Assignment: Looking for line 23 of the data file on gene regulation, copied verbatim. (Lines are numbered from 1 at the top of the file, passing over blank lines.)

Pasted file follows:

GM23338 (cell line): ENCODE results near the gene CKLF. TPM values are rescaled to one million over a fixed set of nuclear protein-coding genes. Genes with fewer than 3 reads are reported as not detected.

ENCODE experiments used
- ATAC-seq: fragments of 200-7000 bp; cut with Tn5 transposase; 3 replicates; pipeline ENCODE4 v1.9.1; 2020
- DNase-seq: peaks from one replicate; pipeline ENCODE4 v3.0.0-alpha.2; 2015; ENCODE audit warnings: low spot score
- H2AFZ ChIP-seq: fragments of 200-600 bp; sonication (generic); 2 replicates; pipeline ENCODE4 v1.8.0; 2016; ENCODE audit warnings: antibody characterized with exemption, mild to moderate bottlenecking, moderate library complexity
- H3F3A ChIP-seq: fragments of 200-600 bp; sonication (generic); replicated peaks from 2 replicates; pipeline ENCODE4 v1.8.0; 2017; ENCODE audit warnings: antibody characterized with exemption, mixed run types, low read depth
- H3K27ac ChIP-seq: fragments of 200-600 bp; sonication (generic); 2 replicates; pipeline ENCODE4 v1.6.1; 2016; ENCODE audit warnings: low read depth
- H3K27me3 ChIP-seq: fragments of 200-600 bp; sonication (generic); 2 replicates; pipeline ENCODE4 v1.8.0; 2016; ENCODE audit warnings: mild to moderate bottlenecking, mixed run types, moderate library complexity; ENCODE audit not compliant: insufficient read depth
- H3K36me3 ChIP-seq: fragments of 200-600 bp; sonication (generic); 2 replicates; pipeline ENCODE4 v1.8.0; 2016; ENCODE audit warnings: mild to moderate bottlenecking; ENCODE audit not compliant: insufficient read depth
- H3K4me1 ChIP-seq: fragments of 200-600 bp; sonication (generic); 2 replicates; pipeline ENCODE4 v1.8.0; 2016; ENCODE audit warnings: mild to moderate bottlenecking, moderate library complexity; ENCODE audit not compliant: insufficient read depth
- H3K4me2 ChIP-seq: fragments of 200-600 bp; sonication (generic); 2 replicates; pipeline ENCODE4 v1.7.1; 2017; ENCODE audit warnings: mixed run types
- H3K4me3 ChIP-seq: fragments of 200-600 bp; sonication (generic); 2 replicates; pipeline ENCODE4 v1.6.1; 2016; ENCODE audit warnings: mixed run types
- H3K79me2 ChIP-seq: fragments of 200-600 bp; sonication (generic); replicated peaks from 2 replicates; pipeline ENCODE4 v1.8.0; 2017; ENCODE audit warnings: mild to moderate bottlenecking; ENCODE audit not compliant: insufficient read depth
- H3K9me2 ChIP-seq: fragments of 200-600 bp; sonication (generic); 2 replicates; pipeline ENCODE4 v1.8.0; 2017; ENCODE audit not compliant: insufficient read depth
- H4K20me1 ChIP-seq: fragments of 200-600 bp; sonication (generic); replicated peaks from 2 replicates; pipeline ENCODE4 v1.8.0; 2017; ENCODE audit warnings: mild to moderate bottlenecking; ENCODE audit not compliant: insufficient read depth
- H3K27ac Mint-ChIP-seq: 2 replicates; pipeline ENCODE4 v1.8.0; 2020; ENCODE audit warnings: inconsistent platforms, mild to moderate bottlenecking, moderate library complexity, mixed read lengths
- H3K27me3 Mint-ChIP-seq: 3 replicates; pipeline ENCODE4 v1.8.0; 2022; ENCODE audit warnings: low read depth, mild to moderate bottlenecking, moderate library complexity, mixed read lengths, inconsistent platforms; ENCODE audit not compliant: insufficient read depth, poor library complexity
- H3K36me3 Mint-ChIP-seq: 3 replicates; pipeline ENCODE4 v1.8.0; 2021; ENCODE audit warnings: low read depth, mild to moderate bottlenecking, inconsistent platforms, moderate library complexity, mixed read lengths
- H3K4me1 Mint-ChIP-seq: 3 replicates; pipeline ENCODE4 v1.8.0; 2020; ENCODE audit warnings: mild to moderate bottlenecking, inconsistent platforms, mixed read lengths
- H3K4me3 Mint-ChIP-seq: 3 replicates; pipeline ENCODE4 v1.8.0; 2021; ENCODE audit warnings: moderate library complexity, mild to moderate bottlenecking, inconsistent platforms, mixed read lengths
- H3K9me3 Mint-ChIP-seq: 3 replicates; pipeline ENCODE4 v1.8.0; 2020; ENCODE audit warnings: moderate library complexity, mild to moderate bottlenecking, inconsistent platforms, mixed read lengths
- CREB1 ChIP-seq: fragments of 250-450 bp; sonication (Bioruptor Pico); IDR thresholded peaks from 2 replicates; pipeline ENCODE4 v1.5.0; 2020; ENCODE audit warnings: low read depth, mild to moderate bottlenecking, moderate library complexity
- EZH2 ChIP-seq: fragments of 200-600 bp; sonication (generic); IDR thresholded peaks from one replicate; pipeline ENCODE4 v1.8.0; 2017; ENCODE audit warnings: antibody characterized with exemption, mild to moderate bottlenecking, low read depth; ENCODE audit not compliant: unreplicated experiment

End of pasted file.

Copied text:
- EZH2 ChIP-seq: fragments of 200-600 bp; sonication (generic); IDR thresholded peaks from one replicate; pipeline ENCODE4 v1.8.0; 2017; ENCODE audit warnings: antibody characterized with exemption, mild to moderate bottlenecking, low read depth; ENCODE audit not compliant: unreplicated experiment